It seems more and more British Columbians are leaving the hustle and bustle of urban areas in favour of the quieter lifestyle small towns have to offer.
According to a recent study, migration from metropolitan areas into smaller communities has increased since 2015.
“This is something that we have been noticing for a while, is that there are people moving out of the large metropolitan cities into the smaller communities,” said Community Development Institute co-director Marleen Morris.
A new report from researchers at the UNBC Community Development Institute and UBC Housing Research Collaborative shows how this trend is impacting smaller communities.
“We started looking at this because we started to hear from community leaders and others that housing was having a real impact on economic development potential and community development potential in non-metropolitan British Columbia,” said Morris.
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Morris said one of the many reasons people often leave metropolitan areas for smaller communities is the cost of living. But increased demand for housing often drives prices up for everybody.
“When people think about purchasing a home it is a lot less expensive to purchase a home in non-metropolitan areas than in metropolitan areas,” said Morris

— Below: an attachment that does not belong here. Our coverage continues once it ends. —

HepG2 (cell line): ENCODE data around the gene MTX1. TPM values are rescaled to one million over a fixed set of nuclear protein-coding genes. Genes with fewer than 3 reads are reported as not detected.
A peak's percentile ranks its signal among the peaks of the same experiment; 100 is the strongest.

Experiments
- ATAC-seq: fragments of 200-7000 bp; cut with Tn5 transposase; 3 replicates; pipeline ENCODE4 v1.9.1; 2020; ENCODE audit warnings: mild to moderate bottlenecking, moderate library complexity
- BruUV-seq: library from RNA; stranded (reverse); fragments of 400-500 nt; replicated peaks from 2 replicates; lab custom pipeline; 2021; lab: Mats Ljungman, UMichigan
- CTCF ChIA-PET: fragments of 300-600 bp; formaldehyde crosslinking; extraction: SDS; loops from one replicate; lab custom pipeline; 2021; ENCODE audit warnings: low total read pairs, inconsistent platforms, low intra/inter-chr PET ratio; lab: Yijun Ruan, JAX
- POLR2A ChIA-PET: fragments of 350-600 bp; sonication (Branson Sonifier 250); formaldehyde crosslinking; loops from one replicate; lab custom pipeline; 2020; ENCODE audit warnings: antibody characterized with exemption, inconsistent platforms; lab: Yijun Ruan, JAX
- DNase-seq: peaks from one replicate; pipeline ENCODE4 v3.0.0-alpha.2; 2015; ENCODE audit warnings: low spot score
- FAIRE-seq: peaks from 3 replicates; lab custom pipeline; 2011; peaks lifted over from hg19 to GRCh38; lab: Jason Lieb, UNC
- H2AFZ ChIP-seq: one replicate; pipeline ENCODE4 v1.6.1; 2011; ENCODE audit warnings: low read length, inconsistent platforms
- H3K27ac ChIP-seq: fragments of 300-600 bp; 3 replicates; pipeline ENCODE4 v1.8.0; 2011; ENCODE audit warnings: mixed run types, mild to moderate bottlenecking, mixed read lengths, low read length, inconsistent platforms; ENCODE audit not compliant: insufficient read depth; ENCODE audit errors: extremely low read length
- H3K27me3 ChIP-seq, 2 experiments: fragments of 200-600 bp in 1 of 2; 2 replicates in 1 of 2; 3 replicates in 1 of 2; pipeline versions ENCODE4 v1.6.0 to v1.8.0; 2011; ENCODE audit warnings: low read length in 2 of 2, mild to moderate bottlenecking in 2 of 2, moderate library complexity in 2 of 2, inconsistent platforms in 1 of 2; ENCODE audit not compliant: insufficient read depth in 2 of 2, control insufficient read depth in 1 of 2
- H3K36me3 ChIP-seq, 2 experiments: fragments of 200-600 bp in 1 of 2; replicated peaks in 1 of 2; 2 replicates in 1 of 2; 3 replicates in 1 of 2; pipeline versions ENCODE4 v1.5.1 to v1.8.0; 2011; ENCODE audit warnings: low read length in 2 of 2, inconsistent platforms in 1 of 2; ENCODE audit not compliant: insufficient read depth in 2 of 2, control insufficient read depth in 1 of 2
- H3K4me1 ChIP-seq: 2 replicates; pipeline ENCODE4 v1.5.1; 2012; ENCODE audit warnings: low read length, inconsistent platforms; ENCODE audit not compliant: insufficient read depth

According to researchers, affordability is a ‘big concern’.
“Most of the housing stock is old and needs major repairs. Most homes are single detached houses, which reduces housing options. The influx of new residents can also strain municipal services,” read the report.
The study showed that high migration can also positively impact economic growth and quality of life in small towns.
“It is wonderful for communities. When communities have new people move in it is a boost into the economy,” added Morris.
The trend has been impacted by the pandemic, which showed employees it is possible to work from home negating the need to live in a city.
The study also looked at interprovincial and intra-provincial migration patterns. According to UBC Housing Research Collaborative Associate Director Craig Jones, B.C. has seen an uptick in interprovincial migration since 2015.
“B.C. has really strong net gain — more people are moving from other parts of Canada into British Columbia rather than people moving out of British Columbia,” said Jones.
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